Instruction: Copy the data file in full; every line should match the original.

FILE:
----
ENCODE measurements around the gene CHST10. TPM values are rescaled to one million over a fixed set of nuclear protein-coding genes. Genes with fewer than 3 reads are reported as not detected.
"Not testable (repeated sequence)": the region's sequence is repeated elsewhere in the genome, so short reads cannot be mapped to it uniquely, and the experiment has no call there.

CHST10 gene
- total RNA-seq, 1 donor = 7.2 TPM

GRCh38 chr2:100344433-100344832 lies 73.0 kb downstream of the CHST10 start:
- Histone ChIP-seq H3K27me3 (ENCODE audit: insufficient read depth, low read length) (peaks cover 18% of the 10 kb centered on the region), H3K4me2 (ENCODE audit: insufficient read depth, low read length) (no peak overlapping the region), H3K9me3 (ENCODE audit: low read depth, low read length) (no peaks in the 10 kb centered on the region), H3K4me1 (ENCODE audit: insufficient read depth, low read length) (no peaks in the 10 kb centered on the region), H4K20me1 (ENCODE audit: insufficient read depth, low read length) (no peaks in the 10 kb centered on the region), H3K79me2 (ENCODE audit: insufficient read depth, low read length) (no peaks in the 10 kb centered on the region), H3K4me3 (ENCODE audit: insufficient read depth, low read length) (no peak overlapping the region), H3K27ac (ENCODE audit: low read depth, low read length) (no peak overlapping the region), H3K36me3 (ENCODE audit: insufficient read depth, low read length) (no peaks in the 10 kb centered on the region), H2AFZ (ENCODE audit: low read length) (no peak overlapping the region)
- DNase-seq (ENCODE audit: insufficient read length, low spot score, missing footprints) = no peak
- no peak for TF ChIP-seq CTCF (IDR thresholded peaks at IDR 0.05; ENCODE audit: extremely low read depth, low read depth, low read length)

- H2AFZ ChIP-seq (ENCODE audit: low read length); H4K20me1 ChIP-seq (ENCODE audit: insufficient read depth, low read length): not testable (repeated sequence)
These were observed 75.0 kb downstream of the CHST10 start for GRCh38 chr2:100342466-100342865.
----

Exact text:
ENCODE measurements around the gene CHST10. TPM values are rescaled to one million over a fixed set of nuclear protein-coding genes. Genes with fewer than 3 reads are reported as not detected.
"Not testable (repeated sequence)": the region's sequence is repeated elsewhere in the genome, so short reads cannot be mapped to it uniquely, and the experiment has no call there.

CHST10 gene
- total RNA-seq, 1 donor = 7.2 TPM

GRCh38 chr2:100344433-100344832 lies 73.0 kb downstream of the CHST10 start:
- Histone ChIP-seq H3K27me3 (ENCODE audit: insufficient read depth, low read length) (peaks cover 18% of the 10 kb centered on the region), H3K4me2 (ENCODE audit: insufficient read depth, low read length) (no peak overlapping the region), H3K9me3 (ENCODE audit: low read depth, low read length) (no peaks in the 10 kb centered on the region), H3K4me1 (ENCODE audit: insufficient read depth, low read length) (no peaks in the 10 kb centered on the region), H4K20me1 (ENCODE audit: insufficient read depth, low read length) (no peaks in the 10 kb centered on the region), H3K79me2 (ENCODE audit: insufficient read depth, low read length) (no peaks in the 10 kb centered on the region), H3K4me3 (ENCODE audit: insufficient read depth, low read length) (no peak overlapping the region), H3K27ac (ENCODE audit: low read depth, low read length) (no peak overlapping the region), H3K36me3 (ENCODE audit: insufficient read depth, low read length) (no peaks in the 10 kb centered on the region), H2AFZ (ENCODE audit: low read length) (no peak overlapping the region)
- DNase-seq (ENCODE audit: insufficient read length, low spot score, missing footprints) = no peak
- no peak for TF ChIP-seq CTCF (IDR thresholded peaks at IDR 0.05; ENCODE audit: extremely low read depth, low read depth, low read length)

- H2AFZ ChIP-seq (ENCODE audit: low read length); H4K20me1 ChIP-seq (ENCODE audit: insufficient read depth, low read length): not testable (repeated sequence)
These were observed 75.0 kb downstream of the CHST10 start for GRCh38 chr2:100342466-100342865.